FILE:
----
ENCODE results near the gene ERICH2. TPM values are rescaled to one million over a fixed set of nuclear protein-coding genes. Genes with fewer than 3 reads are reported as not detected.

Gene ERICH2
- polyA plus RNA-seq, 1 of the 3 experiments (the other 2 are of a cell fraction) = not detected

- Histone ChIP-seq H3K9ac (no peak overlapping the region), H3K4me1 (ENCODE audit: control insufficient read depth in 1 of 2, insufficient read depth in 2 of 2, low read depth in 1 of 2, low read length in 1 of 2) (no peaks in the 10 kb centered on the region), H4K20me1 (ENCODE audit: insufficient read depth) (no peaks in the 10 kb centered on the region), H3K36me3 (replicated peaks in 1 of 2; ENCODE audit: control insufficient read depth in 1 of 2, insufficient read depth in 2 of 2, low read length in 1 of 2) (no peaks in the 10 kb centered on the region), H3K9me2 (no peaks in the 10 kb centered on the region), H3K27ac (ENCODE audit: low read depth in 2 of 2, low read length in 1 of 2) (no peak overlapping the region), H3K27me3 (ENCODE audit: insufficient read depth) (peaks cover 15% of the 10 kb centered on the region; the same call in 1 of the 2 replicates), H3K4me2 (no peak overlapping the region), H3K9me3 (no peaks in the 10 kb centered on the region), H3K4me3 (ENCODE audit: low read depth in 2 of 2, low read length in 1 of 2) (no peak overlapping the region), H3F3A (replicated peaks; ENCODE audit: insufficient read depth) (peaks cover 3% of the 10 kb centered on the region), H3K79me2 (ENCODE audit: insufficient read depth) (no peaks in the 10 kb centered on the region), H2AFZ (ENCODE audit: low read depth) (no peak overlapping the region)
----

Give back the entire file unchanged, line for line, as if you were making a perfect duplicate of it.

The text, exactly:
ENCODE results near the gene ERICH2. TPM values are rescaled to one million over a fixed set of nuclear protein-coding genes. Genes with fewer than 3 reads are reported as not detected.

Gene ERICH2
- polyA plus RNA-seq, 1 of the 3 experiments (the other 2 are of a cell fraction) = not detected

- Histone ChIP-seq H3K9ac (no peak overlapping the region), H3K4me1 (ENCODE audit: control insufficient read depth in 1 of 2, insufficient read depth in 2 of 2, low read depth in 1 of 2, low read length in 1 of 2) (no peaks in the 10 kb centered on the region), H4K20me1 (ENCODE audit: insufficient read depth) (no peaks in the 10 kb centered on the region), H3K36me3 (replicated peaks in 1 of 2; ENCODE audit: control insufficient read depth in 1 of 2, insufficient read depth in 2 of 2, low read length in 1 of 2) (no peaks in the 10 kb centered on the region), H3K9me2 (no peaks in the 10 kb centered on the region), H3K27ac (ENCODE audit: low read depth in 2 of 2, low read length in 1 of 2) (no peak overlapping the region), H3K27me3 (ENCODE audit: insufficient read depth) (peaks cover 15% of the 10 kb centered on the region; the same call in 1 of the 2 replicates), H3K4me2 (no peak overlapping the region), H3K9me3 (no peaks in the 10 kb centered on the region), H3K4me3 (ENCODE audit: low read depth in 2 of 2, low read length in 1 of 2) (no peak overlapping the region), H3F3A (replicated peaks; ENCODE audit: insufficient read depth) (peaks cover 3% of the 10 kb centered on the region), H3K79me2 (ENCODE audit: insufficient read depth) (no peaks in the 10 kb centered on the region), H2AFZ (ENCODE audit: low read depth) (no peak overlapping the region)